"I know that the Germans are about to carry out an operation in the next few hours and that we will be sent to a camp. I am giving you a book which is very important to the Jews, and asking you to keep it until I return," he told the surprised neighbor.
"If I don't return," he added immediately, "please hand the book over to any Jew."
The Polish neighbor promised to do so. Together with his sons, he hid the heavy Torah scroll in his basement.
The Jew, who was sent to Treblinka, did not return from the death camp. At the end of the war, when the Polish family realized that he did not survive, its members decided not to tell anyone about the book, for fear of hostile reactions from their neighbors. In addition, the authorities forbade residents to keep valuable items taken from Jews.
For 72 years, the book was kept in the basement by one of the sons of the Polish neighbor, who died many years ago. The son, Kazimierz Werblowsky, who works as a shepherd, was afraid to tell people that he was keeping the strange book in the basement, but remembered that his father had instructed him to hand it over only to a Jew.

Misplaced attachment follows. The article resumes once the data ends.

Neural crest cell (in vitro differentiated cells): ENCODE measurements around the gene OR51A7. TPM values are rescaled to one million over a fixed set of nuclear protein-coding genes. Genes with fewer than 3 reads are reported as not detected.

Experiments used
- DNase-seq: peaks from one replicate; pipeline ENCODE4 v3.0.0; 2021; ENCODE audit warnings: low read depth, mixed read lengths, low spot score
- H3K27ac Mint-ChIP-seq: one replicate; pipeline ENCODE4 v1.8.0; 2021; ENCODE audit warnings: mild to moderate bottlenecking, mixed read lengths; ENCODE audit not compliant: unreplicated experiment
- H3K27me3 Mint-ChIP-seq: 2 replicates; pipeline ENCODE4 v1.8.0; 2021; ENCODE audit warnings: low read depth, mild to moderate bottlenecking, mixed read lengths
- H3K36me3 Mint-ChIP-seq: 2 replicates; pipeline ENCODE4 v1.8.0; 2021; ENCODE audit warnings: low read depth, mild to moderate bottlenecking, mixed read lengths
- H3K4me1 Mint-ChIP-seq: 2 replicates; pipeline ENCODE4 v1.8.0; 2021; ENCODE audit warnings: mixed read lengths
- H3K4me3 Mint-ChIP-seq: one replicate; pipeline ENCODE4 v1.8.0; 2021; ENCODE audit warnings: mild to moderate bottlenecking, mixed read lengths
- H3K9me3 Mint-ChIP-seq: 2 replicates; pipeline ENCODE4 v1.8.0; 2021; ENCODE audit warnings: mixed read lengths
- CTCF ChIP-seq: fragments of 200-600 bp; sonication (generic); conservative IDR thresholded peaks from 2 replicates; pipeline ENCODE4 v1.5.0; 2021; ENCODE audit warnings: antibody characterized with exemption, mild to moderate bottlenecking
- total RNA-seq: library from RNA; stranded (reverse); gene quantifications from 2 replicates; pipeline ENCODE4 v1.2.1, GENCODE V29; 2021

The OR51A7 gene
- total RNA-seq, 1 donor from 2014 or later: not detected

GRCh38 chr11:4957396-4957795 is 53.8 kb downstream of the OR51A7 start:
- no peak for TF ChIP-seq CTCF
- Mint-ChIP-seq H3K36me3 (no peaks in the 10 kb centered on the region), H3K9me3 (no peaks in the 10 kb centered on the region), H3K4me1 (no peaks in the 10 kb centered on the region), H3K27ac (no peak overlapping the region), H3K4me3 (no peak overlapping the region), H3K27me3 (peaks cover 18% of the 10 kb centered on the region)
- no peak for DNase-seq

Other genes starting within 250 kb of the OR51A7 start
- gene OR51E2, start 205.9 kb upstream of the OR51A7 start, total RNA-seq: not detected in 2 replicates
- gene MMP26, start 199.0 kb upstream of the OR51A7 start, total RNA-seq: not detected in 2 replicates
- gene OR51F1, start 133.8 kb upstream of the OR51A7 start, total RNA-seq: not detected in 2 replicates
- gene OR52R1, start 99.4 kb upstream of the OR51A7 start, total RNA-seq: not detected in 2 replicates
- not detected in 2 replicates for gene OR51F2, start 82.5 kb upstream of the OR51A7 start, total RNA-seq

Recently, he heard about a Jew arriving in the area and decided that it was time to fulfill the murdered Jew's request. He met with several students from the University of Warsaw who are active in the From the Depths association, led by Jonny Daniels, and are trying to locate tombs and mass graves of Jews across Poland. The students arrived at Werblowsky's house with Daniels, who received the Torah scroll.
"I am glad that I finally managed to fulfill the promise my father gave to that Jew," the son said.
Daniels carefully opened the heavy Torah scroll and found out that several sheets had been torn out from it over the years, likely to be used as parchment.
On Monday, Daniels arrived in Israel with the Torah scroll. "It can definitely be restored," he said. After the book is completed, he plans to place it at the Knesset's synagogue in Jerusalem.